Define normal.  Describe typical.  When we watched Leave It To Beaver or Ozzie and Harriett or Danny Thomas I wasn’t searching, wasn’t comparing what was on the screen to see if it reflected our lives.  I wasn’t looking for clues.  I wasn’t looking for models.  It would never have occurred to me to wonder if our lives were normal or typical.  They were the way things were here.  I knew well enough that in other places things were different.  All that reading.  I look back now, with my head tilted one way and it seems almost a caricature of small town mid-century American normal.  My dad the auto mechanic, Mom at home with the five kids sewing all of the dresses for my two older sisters.  The vegetable garden in the back yard.  The swing, the sandbox, the basketball hoop above the garage door.  TV dinners on Wednesday night.  Cub Scouts.  Jonny Quest.  Walter Cronkite.  Sunday mass. 

But that’s scarcely a complete picture.  It seems to be a classic American small town life, and then you gently tap at the shell of it and inside it’s unique and wonderfully strange.  All of it is true.

The millworker with his shot and his beer, smoking at the bar and complaining about the government is no more or less emblematic of the town in which I was raised than is the woman who went from sewing all of her daughters’ dresses while composing poems to spending her days trying to help the kids and grandkids of that guy find a path beyond their raising through language.  That the town had more of him than there were of her doesn’t change that.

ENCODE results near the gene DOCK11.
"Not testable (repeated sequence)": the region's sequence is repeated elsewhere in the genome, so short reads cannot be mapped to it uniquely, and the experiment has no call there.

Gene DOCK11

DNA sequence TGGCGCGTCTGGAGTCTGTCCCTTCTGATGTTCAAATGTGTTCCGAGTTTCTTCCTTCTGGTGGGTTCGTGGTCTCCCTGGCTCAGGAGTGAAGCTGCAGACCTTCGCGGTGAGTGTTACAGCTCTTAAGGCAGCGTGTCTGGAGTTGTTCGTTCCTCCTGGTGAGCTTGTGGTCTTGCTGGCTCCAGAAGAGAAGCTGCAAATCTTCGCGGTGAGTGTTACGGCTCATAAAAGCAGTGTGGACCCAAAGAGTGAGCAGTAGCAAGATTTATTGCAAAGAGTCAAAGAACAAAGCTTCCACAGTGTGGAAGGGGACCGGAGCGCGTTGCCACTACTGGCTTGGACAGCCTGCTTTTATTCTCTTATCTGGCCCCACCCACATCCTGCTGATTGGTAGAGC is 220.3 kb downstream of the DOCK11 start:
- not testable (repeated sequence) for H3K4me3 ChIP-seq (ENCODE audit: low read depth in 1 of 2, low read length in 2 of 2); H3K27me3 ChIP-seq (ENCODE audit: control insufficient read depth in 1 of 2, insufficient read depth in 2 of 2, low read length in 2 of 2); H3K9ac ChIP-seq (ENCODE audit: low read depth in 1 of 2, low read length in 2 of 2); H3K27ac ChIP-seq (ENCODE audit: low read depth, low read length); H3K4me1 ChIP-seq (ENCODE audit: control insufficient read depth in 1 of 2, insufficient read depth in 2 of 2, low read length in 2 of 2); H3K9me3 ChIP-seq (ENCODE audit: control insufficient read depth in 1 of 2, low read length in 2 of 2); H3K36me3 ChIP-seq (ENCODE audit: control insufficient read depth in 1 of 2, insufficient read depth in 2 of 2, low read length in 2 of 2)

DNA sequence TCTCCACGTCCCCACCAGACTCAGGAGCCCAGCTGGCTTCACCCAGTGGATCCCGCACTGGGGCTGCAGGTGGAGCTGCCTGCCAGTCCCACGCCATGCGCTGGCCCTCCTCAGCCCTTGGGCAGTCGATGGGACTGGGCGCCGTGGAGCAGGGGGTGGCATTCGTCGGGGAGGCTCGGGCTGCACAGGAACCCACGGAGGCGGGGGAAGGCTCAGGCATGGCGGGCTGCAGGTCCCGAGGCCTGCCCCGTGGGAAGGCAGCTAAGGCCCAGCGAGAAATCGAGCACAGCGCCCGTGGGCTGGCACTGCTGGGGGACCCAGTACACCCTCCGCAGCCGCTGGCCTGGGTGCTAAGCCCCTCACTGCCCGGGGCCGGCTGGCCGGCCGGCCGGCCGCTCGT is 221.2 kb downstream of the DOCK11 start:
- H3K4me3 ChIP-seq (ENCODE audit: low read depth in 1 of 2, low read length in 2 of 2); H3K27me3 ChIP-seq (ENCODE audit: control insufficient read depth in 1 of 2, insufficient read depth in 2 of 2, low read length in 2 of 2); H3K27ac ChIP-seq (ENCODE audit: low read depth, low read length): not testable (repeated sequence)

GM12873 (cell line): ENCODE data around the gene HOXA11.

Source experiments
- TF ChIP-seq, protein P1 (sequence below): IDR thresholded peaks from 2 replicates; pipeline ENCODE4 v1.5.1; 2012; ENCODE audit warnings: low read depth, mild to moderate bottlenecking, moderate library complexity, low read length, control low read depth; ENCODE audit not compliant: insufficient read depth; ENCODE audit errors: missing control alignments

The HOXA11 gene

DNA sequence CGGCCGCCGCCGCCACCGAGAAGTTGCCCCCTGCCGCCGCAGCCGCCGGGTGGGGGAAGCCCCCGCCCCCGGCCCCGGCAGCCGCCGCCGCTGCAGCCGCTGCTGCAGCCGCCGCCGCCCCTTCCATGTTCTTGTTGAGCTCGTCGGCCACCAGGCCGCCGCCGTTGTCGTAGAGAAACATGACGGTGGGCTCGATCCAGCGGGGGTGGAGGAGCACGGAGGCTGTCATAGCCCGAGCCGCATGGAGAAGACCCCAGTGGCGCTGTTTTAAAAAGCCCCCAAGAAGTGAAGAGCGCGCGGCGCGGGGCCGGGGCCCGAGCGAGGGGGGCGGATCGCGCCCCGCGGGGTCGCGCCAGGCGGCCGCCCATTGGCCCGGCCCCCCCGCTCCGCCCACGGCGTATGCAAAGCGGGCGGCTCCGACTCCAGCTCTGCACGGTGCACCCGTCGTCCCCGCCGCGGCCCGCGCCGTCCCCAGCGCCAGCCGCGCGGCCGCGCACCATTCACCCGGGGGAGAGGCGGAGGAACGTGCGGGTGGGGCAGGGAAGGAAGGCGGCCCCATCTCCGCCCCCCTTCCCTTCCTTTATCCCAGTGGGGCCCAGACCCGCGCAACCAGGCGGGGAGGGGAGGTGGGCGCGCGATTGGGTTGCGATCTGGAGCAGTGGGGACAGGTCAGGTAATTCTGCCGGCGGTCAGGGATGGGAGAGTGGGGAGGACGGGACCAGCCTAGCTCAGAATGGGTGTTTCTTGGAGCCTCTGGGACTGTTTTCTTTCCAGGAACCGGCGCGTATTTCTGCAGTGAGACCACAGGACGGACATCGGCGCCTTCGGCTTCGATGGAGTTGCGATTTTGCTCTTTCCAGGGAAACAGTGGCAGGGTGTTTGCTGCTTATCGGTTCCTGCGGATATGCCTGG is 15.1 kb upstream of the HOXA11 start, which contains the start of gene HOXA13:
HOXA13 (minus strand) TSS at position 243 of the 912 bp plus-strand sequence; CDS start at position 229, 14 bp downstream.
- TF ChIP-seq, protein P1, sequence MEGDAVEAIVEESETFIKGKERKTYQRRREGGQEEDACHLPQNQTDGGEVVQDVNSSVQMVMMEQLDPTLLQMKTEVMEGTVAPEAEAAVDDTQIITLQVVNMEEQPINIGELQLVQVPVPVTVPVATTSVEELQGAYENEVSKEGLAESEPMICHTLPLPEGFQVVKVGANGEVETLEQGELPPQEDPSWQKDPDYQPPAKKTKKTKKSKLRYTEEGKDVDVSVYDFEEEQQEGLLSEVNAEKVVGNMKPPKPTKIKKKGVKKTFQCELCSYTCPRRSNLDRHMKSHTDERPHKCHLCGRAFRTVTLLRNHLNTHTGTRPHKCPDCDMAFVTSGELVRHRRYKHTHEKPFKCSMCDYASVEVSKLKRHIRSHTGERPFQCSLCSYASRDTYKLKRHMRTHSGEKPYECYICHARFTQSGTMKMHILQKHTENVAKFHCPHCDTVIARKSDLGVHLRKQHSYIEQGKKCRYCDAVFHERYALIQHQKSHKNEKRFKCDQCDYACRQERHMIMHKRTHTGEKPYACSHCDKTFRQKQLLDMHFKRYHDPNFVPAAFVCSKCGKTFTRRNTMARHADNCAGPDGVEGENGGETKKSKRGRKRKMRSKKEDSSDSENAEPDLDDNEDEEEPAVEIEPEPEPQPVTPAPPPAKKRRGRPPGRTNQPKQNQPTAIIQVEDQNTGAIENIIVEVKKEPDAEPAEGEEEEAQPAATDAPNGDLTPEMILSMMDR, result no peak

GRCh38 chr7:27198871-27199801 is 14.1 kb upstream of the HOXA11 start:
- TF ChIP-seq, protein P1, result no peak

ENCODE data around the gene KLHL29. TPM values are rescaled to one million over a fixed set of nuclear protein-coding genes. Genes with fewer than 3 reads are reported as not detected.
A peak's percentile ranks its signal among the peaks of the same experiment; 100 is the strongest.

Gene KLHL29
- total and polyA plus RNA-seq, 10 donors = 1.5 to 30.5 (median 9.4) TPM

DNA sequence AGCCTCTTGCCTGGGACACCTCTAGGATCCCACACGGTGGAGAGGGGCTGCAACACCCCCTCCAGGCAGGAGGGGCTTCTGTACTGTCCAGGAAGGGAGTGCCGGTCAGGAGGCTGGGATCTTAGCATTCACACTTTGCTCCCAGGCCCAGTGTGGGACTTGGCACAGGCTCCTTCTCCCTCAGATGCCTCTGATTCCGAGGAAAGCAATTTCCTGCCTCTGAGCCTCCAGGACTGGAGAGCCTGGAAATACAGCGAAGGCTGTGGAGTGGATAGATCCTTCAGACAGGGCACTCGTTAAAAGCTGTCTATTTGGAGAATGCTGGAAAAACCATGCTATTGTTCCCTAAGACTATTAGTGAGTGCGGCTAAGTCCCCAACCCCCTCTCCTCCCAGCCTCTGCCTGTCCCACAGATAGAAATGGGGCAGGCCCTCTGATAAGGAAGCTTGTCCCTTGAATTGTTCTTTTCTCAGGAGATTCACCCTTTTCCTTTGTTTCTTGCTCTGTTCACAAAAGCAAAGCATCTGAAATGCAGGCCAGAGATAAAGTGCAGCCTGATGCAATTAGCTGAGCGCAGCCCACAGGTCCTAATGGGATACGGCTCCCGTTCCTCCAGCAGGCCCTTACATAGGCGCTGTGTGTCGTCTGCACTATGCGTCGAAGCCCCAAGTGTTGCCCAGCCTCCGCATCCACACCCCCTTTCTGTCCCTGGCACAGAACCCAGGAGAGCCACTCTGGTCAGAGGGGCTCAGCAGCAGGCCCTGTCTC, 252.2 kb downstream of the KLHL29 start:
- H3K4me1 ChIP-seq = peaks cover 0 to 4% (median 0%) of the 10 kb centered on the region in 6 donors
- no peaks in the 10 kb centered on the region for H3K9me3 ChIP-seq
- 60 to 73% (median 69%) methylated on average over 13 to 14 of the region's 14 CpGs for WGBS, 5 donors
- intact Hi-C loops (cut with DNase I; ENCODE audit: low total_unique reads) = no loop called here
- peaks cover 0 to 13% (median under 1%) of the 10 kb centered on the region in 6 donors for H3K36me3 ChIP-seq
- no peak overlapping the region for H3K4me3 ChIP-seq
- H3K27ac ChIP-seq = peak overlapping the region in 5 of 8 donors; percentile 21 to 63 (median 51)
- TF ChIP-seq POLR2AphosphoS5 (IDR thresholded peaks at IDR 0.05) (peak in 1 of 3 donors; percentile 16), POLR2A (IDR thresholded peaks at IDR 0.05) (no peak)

West coast commenters wanting to cast Alabama out of the country for irredeemable racism.  Texans eager to secede and New Yorkers saying, “Good riddance!”  As if all the complexities of states and towns and the complicated people who live in them are sanded away into homogeneity based on polling data.  That what someone believes can be predicted by knowing where they live, or where they were raised.  In my post-graduate year I took a seminar on using statistics in medicine.  Hack Schoolman poses the question, “You know that the 5-year survival rate for this cancer is 20%.   What does that tell you about the patient in front of you?”  It tells you nothing.  In five years that particular human being is going to be entirely alive or 100% dead.  We’re not Schrödinger’s cats.

You can believe that if you knew everything there was to know about someone when they were five, their town and their family and what they read and watched and listened to, you could make a predictive map leading to where they’d be at sixty-five.  Is that comforting in some way?  Believe it if you like, but it’s an untestable theory.  The boy in the middle doesn’t have that knowledge.  There’s just the breeze, the snow, the lilacs, the comfort of being safe at home.  The island and the river.